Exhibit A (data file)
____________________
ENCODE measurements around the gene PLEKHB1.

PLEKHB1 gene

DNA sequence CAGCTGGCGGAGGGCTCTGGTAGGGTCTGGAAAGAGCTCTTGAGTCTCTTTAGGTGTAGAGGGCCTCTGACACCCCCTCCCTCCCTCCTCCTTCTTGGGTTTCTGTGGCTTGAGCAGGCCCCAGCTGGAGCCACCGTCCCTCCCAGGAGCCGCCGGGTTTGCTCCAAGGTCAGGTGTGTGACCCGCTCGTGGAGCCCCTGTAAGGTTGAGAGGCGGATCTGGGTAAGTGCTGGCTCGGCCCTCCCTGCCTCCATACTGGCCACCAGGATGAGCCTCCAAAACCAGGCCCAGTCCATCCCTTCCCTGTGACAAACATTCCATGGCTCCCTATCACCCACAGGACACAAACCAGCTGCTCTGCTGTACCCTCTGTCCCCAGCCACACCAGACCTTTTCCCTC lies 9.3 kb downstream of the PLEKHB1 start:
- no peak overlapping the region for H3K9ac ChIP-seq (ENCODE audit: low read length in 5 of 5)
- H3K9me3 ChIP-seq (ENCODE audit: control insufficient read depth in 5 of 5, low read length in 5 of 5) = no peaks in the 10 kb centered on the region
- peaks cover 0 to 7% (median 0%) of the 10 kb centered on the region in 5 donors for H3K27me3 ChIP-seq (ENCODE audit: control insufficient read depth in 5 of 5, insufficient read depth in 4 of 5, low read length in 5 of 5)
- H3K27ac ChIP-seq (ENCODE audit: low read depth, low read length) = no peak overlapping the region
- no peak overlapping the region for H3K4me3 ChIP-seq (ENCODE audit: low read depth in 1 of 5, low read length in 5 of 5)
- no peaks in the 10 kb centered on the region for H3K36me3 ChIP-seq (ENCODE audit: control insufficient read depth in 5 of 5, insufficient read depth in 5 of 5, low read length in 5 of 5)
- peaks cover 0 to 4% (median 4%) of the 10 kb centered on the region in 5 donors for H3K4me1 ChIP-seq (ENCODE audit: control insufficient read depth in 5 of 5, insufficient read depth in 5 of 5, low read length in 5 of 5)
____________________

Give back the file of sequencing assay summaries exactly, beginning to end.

ENCODE measurements around the gene PLEKHB1.

PLEKHB1 gene

DNA sequence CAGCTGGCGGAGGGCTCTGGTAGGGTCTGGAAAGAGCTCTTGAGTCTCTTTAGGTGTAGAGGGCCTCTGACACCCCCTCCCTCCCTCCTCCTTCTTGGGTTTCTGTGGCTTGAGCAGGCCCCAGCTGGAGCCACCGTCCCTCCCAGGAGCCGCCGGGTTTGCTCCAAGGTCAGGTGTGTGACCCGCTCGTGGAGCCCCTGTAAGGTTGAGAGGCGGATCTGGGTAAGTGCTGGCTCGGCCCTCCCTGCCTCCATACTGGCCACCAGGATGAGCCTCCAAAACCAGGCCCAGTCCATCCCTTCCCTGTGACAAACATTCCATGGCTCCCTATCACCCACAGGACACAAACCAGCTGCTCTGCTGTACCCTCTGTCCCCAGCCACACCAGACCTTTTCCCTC lies 9.3 kb downstream of the PLEKHB1 start:
- no peak overlapping the region for H3K9ac ChIP-seq (ENCODE audit: low read length in 5 of 5)
- H3K9me3 ChIP-seq (ENCODE audit: control insufficient read depth in 5 of 5, low read length in 5 of 5) = no peaks in the 10 kb centered on the region
- peaks cover 0 to 7% (median 0%) of the 10 kb centered on the region in 5 donors for H3K27me3 ChIP-seq (ENCODE audit: control insufficient read depth in 5 of 5, insufficient read depth in 4 of 5, low read length in 5 of 5)
- H3K27ac ChIP-seq (ENCODE audit: low read depth, low read length) = no peak overlapping the region
- no peak overlapping the region for H3K4me3 ChIP-seq (ENCODE audit: low read depth in 1 of 5, low read length in 5 of 5)
- no peaks in the 10 kb centered on the region for H3K36me3 ChIP-seq (ENCODE audit: control insufficient read depth in 5 of 5, insufficient read depth in 5 of 5, low read length in 5 of 5)
- peaks cover 0 to 4% (median 4%) of the 10 kb centered on the region in 5 donors for H3K4me1 ChIP-seq (ENCODE audit: control insufficient read depth in 5 of 5, insufficient read depth in 5 of 5, low read length in 5 of 5)